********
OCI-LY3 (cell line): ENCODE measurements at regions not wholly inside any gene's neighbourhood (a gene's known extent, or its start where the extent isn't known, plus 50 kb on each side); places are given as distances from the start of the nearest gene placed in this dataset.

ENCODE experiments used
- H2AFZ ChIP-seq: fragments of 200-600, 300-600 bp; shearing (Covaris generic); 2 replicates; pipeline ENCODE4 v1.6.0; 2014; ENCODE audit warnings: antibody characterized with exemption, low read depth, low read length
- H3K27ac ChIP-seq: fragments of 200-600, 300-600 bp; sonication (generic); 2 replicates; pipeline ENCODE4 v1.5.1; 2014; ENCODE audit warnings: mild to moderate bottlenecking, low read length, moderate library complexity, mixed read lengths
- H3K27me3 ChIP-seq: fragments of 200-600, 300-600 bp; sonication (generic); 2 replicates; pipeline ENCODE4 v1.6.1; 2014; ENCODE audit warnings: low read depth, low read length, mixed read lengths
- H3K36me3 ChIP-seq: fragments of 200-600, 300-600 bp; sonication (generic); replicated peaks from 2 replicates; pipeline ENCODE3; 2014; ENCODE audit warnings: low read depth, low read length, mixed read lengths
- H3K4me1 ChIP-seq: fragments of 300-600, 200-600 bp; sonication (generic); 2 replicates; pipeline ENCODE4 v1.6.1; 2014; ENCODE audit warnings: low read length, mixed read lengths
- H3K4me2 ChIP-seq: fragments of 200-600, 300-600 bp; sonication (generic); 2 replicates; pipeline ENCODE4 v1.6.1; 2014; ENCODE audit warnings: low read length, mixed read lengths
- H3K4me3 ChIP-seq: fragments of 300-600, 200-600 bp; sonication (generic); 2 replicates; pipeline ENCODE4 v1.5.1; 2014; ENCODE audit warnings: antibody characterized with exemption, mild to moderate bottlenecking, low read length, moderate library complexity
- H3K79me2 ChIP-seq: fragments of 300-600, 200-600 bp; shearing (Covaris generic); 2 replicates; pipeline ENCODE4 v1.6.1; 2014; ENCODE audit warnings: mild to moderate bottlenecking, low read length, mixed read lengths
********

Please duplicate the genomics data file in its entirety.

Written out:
OCI-LY3 (cell line): ENCODE measurements at regions not wholly inside any gene's neighbourhood (a gene's known extent, or its start where the extent isn't known, plus 50 kb on each side); places are given as distances from the start of the nearest gene placed in this dataset.

ENCODE experiments used
- H2AFZ ChIP-seq: fragments of 200-600, 300-600 bp; shearing (Covaris generic); 2 replicates; pipeline ENCODE4 v1.6.0; 2014; ENCODE audit warnings: antibody characterized with exemption, low read depth, low read length
- H3K27ac ChIP-seq: fragments of 200-600, 300-600 bp; sonication (generic); 2 replicates; pipeline ENCODE4 v1.5.1; 2014; ENCODE audit warnings: mild to moderate bottlenecking, low read length, moderate library complexity, mixed read lengths
- H3K27me3 ChIP-seq: fragments of 200-600, 300-600 bp; sonication (generic); 2 replicates; pipeline ENCODE4 v1.6.1; 2014; ENCODE audit warnings: low read depth, low read length, mixed read lengths
- H3K36me3 ChIP-seq: fragments of 200-600, 300-600 bp; sonication (generic); replicated peaks from 2 replicates; pipeline ENCODE3; 2014; ENCODE audit warnings: low read depth, low read length, mixed read lengths
- H3K4me1 ChIP-seq: fragments of 300-600, 200-600 bp; sonication (generic); 2 replicates; pipeline ENCODE4 v1.6.1; 2014; ENCODE audit warnings: low read length, mixed read lengths
- H3K4me2 ChIP-seq: fragments of 200-600, 300-600 bp; sonication (generic); 2 replicates; pipeline ENCODE4 v1.6.1; 2014; ENCODE audit warnings: low read length, mixed read lengths
- H3K4me3 ChIP-seq: fragments of 300-600, 200-600 bp; sonication (generic); 2 replicates; pipeline ENCODE4 v1.5.1; 2014; ENCODE audit warnings: antibody characterized with exemption, mild to moderate bottlenecking, low read length, moderate library complexity
- H3K79me2 ChIP-seq: fragments of 300-600, 200-600 bp; shearing (Covaris generic); 2 replicates; pipeline ENCODE4 v1.6.1; 2014; ENCODE audit warnings: mild to moderate bottlenecking, low read length, mixed read lengths